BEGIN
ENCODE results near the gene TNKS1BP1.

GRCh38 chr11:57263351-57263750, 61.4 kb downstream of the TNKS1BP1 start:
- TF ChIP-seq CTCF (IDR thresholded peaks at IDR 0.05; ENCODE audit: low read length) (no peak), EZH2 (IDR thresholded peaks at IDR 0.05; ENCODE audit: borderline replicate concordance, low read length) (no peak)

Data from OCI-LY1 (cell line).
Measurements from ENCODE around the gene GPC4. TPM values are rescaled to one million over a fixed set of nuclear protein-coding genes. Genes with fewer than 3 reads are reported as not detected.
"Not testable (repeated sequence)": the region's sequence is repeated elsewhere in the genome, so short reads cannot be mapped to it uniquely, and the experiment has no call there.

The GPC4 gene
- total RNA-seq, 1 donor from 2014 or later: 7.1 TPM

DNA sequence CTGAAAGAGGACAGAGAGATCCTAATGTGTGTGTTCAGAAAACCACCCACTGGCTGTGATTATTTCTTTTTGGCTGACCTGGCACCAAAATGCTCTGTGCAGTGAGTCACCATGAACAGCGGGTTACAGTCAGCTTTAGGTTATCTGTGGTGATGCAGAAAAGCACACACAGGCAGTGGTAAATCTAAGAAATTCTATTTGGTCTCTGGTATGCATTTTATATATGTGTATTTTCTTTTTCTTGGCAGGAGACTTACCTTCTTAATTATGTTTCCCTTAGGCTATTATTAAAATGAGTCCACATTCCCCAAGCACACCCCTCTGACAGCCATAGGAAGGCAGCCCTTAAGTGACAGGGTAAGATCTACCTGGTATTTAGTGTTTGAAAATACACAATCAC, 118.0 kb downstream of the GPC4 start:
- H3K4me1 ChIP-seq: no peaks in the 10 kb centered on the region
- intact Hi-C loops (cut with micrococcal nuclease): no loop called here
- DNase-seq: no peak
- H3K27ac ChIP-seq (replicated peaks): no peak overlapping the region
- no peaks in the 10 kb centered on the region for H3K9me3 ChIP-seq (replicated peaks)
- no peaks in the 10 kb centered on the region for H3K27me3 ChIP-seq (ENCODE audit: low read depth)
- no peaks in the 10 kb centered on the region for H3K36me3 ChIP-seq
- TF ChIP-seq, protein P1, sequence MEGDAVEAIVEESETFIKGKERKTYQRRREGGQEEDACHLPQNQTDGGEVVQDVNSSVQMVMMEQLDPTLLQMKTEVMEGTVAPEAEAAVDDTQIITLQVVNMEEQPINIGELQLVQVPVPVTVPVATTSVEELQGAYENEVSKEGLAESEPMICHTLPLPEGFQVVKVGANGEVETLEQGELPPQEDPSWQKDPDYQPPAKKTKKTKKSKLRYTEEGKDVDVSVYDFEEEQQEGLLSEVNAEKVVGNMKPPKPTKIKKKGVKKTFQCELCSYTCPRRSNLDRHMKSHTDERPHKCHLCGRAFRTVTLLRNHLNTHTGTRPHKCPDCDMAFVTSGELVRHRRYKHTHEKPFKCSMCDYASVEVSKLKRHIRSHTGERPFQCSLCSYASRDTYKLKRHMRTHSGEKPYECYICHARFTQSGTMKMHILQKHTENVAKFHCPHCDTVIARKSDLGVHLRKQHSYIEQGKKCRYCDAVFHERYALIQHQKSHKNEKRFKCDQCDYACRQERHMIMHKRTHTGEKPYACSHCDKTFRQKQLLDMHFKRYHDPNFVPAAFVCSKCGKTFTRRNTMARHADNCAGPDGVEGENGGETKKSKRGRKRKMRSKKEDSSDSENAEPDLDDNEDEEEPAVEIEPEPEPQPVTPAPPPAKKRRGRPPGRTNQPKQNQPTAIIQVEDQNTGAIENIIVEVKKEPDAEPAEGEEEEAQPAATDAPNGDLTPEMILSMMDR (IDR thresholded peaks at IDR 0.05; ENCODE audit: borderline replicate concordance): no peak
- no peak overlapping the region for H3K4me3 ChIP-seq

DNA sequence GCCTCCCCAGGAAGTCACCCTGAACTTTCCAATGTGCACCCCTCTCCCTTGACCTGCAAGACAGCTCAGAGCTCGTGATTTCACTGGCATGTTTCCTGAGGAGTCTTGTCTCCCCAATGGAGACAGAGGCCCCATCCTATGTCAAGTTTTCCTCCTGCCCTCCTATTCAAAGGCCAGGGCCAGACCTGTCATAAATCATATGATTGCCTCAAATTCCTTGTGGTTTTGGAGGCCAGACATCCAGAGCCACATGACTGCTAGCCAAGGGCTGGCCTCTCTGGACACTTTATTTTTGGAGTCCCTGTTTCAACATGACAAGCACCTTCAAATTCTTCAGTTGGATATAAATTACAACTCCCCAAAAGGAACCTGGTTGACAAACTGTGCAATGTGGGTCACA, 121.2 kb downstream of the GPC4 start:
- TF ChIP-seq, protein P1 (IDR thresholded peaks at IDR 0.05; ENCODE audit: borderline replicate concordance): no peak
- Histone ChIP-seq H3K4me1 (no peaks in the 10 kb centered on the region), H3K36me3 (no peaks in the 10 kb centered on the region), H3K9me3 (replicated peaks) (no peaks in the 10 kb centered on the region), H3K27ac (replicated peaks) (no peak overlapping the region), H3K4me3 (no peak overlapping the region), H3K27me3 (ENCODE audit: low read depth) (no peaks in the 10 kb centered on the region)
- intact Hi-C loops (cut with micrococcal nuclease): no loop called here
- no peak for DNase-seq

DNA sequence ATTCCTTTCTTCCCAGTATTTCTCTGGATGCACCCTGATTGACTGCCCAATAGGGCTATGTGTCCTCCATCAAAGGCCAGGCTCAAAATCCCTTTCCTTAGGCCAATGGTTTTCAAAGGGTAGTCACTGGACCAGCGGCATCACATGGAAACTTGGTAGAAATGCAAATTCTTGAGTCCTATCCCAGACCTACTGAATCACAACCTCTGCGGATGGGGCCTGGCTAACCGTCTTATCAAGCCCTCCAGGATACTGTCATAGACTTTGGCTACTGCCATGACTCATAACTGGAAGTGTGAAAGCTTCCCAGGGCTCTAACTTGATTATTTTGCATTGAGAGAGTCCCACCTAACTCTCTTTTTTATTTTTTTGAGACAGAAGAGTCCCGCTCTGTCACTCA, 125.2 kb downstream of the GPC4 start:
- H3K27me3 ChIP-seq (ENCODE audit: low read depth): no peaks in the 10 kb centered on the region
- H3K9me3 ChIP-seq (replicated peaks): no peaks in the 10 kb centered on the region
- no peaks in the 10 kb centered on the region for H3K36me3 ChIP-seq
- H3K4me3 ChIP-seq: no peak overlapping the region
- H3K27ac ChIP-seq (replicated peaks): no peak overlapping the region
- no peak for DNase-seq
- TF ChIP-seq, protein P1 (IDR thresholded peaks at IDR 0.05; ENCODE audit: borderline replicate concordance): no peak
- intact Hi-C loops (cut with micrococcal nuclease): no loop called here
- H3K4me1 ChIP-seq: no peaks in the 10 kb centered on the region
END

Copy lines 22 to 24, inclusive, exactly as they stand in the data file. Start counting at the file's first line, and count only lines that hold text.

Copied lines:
- intact Hi-C loops (cut with micrococcal nuclease): no loop called here
- no peak for DNase-seq

DNA sequence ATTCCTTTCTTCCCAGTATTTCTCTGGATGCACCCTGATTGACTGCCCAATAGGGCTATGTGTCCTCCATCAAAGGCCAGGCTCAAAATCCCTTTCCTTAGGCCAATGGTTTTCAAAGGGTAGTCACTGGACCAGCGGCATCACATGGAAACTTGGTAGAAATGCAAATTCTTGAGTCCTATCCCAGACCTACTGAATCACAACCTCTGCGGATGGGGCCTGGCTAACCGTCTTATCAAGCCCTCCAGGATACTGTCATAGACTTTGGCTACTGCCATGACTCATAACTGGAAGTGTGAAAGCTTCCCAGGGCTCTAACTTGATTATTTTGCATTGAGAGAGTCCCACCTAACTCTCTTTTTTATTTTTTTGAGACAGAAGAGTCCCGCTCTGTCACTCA, 125.2 kb downstream of the GPC4 start: